“The concern in Arkansas and our No. 1 weed is pigweed,” says Tom Barber, Extension weed scientist with the University of Arkansas System Division of Agriculture. “Controlling pigweed or Palmer amaranth starts early with a clean field and a residual herbicide at planting.
“I believe he said he used Envive on this field, which is a good option,” said Dr. Barber, who looked at several fields on the farm. “It has Valor in it, which has good activity on pigweed, and he’s come back with Warrant Ultra. So that’s overlapping residuals before pigweed emergence.
Recommended practice in Arkansas
We just walked the field, and we didn’t see many pigweed in the field.”
He said the Wray’s approach provides overlapping residuals and two modes of action working against the pigweed in the field, two critical ingredients in preventing the further development of herbicide resistance in the problem weed.
“Our concern moving forward with PPO resistance being fairly widespread through this part of Arkansas is what we’re going to get from the Valor component early if we do have PPO-resistant pigweed present in the field,” he noted. “We’re doing further research to determine what our best products are going to be in that situation.”
“In this field for now, the Valor is still working; we’re using Warrant Ultra over-the-top; and overlapping the residuals, which is what our recommendation is for soybean production in Arkansas.”
It’s been another “typical” spring in northeast Arkansas. Some of the Wray’s corn received six-inch rains – on two occasions. The soybeans received one of those six-inch downpours, but the excess moisture did not appear to have reduced the effectiveness of the residual herbicide application at planting.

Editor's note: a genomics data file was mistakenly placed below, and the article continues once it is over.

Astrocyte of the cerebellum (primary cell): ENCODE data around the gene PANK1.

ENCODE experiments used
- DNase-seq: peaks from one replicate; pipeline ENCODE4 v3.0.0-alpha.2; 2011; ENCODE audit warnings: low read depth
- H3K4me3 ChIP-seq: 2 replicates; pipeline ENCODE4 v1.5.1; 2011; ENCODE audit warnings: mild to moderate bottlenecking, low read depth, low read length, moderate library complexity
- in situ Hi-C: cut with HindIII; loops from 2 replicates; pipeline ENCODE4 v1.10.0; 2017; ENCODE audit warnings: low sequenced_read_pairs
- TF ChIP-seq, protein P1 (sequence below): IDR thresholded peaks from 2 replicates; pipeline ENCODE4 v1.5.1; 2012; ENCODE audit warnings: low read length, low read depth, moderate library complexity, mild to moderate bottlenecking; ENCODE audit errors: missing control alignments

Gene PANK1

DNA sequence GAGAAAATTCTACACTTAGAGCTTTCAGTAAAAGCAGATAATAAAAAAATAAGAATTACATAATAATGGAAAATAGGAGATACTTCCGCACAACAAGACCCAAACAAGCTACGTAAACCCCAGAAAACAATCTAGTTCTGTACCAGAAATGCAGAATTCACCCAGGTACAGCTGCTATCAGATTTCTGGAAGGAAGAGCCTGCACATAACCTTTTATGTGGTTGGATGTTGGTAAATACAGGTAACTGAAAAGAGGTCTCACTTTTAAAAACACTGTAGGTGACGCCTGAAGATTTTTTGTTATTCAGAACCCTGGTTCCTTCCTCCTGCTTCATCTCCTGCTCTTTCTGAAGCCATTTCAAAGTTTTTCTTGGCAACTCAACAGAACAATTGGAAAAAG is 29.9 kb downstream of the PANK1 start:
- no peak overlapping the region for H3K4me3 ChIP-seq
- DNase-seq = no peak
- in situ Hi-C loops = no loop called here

The Wrays had been applying Dual as a residual/postemergence herbicide in their cotton for a number of years, but James Wray decided to apply Warrant (acetochlor) on their cotton in 2015 “to change the chemistry from what we had been applying, and it turned out well.
“I wanted to try Warrant with Flexstar (fomesafen) last year, but it was difficult to tank-mix the two products when you’re covering as much ground as we are at this time of year,” said James. (The Wrays farm about 5,000 acres of owned and rented land.)
“Then Ty (Mason, his local Helena field representative) told me they were coming out with a pre-mix of Warrant and Flexstar that would be called Warrant Ultra. We like the Warrant Ultra because the fomesafen provides immediate postemergence control and the micro-encapsulated formula for Warrant helps provide longer residual control.”
They applied 50 ounces of Warrant Ultra and 32 ounces of Roundup on the Roundup Ready soybeans.
Wray says he and his father have also observed less herbicide “burn” with Warrant Ultra than some of the other early postemergence products that are available.
What’s next for the soybeans?
“Pretty much just watering it,” says Wray. “We’lll keep an eye on it and around R3 we’ll spray a fungicide and Co-R-on, like a 10-0-10 or something like that. Then we’ll move on to harvest.”
For more information on residual herbicides, visit https://www.uaex.edu/publications/pdf/mp44/mp44.pdf